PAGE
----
New Laws Risk Purging Eligible Voters in Advance of This Year’s Elections

by Liz Avore

April 30, 2024

In 49 of the 50 states, a person must be registered to vote in order to cast their ballot in this year’s elections. Each of these states performs regular voter list maintenance to ensure that their voter lists are up-to-date and accurate. With summer primaries fast approaching, the federal deadline for states to complete any program that systematically removes voters from the rolls is just around the corner in many states, including some critical swing states like Florida and Arizona.

There is no doubt that maintaining accurate voter lists is key to ensuring secure and smooth elections. But new legislation and litigation, often undertaken in the name of unfounded concerns about noncitizen voting, is forcing election administrations in some states to take aggressive tactics that risk purging eligible citizens from the rolls. This means that some eligible citizens who meet all necessary qualifications may find themselves unable to vote in the 2024 general election.

In this month’s Hot Policy Take, we identify some states where new rules risk purging eligible citizens from the rolls, as well as solutions that enable states to clean up the rolls without compromising the rights of qualified voters.

Existing State Law Ensures Ineligible Voters are Removed From the Rolls

Robust systems exist to ensure that people who are no longer eligible to vote are removed from voter rolls. Every state that requires voter registration has processes in place for removing dead voters from the rolls, and for removing or updating registrations for voters who change their address. States also have processes in place to remove voters who have become disqualified due to a finding of mental incapacity or a felony conviction.

In addition, about half of states participate in the Electronic Registration Information Center (ERIC), a nonpartisan organization that shares voter registration data between states to help identify voters who have moved from one jurisdiction to another and aid in the maintenance of accurate voter rolls. Unfortunately, a wave of conspiracy theories and disinformation have led to nine states recently withdrawing from ERIC, putting their voter list accuracy at risk. That said, momentum may be swinging back in ERIC’s direction as states have had a hard time replicating the efficacy of the compact.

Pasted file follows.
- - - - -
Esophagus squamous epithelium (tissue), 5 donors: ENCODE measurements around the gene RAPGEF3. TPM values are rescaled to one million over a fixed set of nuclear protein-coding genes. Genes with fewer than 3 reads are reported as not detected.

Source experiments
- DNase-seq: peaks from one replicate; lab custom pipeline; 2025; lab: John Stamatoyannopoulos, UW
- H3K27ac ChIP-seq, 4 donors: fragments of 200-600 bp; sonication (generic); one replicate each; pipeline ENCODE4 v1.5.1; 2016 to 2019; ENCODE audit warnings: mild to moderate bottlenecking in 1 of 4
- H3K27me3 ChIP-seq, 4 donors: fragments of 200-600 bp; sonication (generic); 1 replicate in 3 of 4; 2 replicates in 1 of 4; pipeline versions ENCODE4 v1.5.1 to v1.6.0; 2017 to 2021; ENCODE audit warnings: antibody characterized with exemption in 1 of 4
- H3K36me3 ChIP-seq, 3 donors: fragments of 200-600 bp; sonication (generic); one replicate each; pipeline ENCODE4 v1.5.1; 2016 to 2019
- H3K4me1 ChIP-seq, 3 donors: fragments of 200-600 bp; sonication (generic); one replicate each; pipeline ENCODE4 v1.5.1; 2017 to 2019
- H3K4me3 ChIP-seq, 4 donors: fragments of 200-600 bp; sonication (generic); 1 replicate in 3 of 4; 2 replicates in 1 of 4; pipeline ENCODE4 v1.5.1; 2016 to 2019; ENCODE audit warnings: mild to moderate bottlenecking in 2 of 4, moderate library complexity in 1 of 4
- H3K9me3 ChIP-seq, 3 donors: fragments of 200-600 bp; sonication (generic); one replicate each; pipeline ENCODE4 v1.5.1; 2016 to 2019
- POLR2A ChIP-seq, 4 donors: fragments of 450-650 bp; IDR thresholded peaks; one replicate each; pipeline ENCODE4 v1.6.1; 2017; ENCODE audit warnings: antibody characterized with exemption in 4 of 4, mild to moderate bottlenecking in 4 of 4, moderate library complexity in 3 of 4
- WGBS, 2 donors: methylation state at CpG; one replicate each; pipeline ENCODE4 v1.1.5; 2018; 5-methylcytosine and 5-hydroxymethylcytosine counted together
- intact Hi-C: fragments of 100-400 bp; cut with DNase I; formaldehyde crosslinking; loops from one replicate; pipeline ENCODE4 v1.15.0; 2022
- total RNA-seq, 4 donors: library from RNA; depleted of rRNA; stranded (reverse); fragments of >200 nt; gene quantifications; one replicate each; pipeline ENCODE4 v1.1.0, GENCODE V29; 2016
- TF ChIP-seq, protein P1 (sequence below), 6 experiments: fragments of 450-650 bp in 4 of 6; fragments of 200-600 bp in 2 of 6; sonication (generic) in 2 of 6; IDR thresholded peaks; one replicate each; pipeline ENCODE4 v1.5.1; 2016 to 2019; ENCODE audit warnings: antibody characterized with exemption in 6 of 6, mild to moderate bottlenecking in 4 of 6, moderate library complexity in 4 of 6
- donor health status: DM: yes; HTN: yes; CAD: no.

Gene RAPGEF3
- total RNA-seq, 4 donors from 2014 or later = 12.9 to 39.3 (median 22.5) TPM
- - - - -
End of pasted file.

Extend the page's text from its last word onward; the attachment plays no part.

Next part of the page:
To Watch in 2024: New Laws Risk Purging Eligible Voters in Several States

In the last few years, several states have enacted new laws that risk removing eligible voters from the rolls. Since 2021, 32 states have introduced at least 148 bills that would have a restrictive impact on list maintenance, 11 of which have become law.

For example, just last month, Indiana passed a law that poses a serious risk of erroneously un-enrolling naturalized citizens. H.B. 1264 sets Indiana up to make the same mistake as Texas did in 2019, when tens of thousands of naturalized citizens were identified for removal from the state’s voter rolls based on outdated DMV records. Like the catastrophic Texas policy, the new Indiana law requires election officials to use DMV records to identify non-citizens – and has no safeguards to protect against removal of people who have since become naturalized citizens. Moreover, the bill’s appeals process does not give citizens a meaningful opportunity to correct errors. The progression from identification to deregistration is so quick that stopping it would require nearly-immediate attention from an affected registrant.